The Tigers, in need of another starter and some help help in the middle of the infield (especially on defense), traded for Omar Infante and Anibal Sanchez from the dysfunctional Marlins. To complete the trade, the Marlins and Tigers swapped lottery picks and the Tigers sent top prospect Jacob Turner and two minor leaguers. Turner has pitched in 6 MLB games with a 91-92 MPH fastball. In this article, I will focus on the other two minor leaguers in the trade.
Robert Brantly is a 23 year old catcher that has split the year between AA and AAA for the Detroit Tigers. In AA, he hit pretty well, with an OPS of .803 (versus a league average of .723). He has found AAA much tougher in 36 games, with an ISO of just .031 with a .580 OPS.
He is a little skinny, especially for a catcher. However, he looks like a decent pitch framer and blocker behind the plate. His arm looks pretty good too, as he looks like the complete package behind the plate.
At the plate, Brantly is a left handed hitter. He doesn’t have a good swing, it’s a little wild and his hip flies open and the swing isn’t flat. He was late on fastballs and fooled on breaking pitches. Brantly doesn’t have much plate discipline, and is an aggressive hitter on fastballs. So far in AAA, he saw just 3.36 pitches per plate appearance (league average is 3.84). It looks like he has some real contact problems, and all the plate discipline statistics in AAA show that he chases more than average, swings more than average, and misses more than average. However, it appears he has some power and strength, and he drove both low and high pitches pretty well. He can pull the ball, but can also hit it the other way. It is important to remember that while he has struggled in his initial stint in AAA, he is younger than league average. An adjustment period is expected, and the sample size is only 139 plate appearances. The previous stops suggest that he can hit a little bit, and you can see some promise in his bat. He is just lost right now. Whether he finds it again is remained to be seen. He also seems to run well for a catcher, which makes sense considering his size.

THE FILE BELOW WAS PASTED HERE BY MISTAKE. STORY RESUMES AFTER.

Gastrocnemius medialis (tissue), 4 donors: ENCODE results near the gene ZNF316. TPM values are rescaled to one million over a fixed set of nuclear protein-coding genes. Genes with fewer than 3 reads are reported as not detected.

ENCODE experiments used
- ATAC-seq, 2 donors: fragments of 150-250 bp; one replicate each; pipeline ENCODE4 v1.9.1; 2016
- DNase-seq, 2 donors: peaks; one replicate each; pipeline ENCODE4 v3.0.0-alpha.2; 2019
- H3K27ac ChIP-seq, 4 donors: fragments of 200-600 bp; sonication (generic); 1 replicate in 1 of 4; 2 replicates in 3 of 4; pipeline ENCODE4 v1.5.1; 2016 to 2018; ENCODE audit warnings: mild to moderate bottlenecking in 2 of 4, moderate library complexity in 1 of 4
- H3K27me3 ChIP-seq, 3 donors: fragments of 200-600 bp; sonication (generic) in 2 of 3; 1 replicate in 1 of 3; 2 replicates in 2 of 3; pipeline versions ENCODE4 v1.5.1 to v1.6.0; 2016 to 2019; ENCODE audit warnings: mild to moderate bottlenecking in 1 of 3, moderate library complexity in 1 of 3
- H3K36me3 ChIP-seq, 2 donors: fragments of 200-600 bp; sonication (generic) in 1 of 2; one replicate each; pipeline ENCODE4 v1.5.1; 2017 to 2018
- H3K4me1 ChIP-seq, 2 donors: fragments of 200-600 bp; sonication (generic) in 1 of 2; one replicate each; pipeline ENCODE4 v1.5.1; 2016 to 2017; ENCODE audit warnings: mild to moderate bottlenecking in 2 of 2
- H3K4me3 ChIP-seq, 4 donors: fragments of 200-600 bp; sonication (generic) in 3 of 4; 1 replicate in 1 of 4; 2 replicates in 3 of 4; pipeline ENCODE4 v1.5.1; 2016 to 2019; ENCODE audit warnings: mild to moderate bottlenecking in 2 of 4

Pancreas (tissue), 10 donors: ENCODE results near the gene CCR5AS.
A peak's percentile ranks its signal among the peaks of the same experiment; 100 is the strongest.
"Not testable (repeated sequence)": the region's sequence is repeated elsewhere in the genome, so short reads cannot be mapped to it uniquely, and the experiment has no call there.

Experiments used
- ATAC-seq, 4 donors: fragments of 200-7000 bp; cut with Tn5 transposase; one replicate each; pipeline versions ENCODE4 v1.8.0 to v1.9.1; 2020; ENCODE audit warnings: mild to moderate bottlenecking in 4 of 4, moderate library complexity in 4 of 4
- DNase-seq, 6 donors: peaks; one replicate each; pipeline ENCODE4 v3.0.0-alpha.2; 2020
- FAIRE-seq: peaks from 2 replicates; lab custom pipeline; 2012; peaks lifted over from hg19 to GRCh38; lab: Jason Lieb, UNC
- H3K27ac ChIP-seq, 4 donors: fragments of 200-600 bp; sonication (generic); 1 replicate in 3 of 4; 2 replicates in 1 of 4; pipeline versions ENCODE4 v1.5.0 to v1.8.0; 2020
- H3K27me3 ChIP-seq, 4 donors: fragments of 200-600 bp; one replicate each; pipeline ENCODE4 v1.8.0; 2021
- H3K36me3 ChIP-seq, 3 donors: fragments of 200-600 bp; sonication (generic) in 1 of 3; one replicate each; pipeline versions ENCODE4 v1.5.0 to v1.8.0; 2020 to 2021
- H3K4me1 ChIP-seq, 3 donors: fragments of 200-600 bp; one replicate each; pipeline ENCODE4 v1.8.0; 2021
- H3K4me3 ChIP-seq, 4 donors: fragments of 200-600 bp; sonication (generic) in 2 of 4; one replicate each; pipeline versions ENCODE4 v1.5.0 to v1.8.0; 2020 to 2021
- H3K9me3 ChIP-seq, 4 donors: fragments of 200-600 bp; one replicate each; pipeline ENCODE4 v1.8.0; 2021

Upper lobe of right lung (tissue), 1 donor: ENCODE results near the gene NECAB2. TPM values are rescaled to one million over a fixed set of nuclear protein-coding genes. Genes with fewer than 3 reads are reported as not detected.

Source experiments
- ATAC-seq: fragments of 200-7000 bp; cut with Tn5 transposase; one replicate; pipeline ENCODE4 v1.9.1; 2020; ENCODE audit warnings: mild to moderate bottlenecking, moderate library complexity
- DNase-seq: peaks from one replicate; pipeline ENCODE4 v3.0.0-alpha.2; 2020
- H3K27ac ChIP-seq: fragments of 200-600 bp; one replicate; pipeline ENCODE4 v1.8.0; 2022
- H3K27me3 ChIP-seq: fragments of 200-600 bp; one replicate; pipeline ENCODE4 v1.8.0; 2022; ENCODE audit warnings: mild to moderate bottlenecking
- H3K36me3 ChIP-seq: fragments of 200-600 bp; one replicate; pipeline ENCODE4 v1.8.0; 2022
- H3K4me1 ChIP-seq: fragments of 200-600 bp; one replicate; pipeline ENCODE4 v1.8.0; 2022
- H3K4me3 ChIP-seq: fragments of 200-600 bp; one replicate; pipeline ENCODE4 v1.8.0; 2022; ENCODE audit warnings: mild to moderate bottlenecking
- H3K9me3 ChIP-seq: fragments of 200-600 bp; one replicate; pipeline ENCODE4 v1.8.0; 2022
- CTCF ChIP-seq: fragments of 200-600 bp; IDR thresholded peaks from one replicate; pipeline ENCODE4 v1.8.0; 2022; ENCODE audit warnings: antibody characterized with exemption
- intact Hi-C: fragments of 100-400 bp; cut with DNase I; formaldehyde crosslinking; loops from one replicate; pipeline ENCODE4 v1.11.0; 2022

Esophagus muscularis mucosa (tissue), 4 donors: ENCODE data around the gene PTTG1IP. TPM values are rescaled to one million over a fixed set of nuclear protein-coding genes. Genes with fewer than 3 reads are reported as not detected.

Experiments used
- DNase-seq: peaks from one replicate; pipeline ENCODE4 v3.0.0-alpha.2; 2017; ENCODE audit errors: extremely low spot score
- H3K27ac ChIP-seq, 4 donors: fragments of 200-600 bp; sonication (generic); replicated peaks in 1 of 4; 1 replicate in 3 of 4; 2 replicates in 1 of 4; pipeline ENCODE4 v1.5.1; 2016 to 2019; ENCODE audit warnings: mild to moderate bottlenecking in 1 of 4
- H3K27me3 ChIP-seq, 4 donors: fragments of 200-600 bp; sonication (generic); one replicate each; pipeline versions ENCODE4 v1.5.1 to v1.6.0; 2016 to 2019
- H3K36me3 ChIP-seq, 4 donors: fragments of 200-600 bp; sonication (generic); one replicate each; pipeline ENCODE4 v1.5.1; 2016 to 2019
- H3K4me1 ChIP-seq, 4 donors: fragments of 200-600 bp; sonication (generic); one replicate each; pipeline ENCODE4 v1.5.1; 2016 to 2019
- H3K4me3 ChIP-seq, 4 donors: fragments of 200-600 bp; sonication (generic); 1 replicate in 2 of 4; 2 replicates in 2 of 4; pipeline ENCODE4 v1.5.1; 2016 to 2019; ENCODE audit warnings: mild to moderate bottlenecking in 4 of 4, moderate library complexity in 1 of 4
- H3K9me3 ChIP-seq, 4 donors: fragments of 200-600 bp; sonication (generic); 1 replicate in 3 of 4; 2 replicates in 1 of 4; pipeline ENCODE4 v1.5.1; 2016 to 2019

Brian Flynn is a 22 year old pitcher that was drafted in the 7th round by the Tigers. The big lefty (6’8″!) has a really easy looking delivery, which may offset some of the mechanical problems caused by a tall pitcher. He is slow to the plate and lets runners run all over him. His fastball doesn’t appear to have much velocity, certainly below average. Scouting Reports said he sits at 88-93 MPH, but it didn’t look good when I saw him. It is pretty straight as well.
Flynn also has a slider that moves from left to right with a big slowish curve. He can throw it for strikes but doesn’t get down. It is sort of his feature pitch to lefties. He also has a change that he throws relatively often, but he doesn’t have a lot of control over it. Overall, he throws a lot of strikes, but that also comes with a lot of balls in the middle of the plate.
It is hard to imagine that this is big league stuff (especially as a starter), despite his assortment of pitches. He just doesn’t appear to have swing and miss stuff with really any of his pitches. His best bet is probably his slider or his curve if it improves and he is able to get it down consistently. In 18 starts in A +, he had a league average strikeout percentage with a below average walk rate. He was pretty good there, but not overwhelming with a 3.22 FIP and 4.02 SIERA. His one AA start is the one I saw, but he was about average last year in class A.
For the Marlins, this trade hinges on what Jacob Turner does. If he is able to become a good above average starter, the Marlins will feel good. If they get a decent backup catcher in Brantly with a MLB starter or reliever with Flynn, they will be ecstatic. However, neither of them really project to be key players on any team. Brantly is the most likely to be a successful MLB player, as he is both closer to the Majors and is good defensively.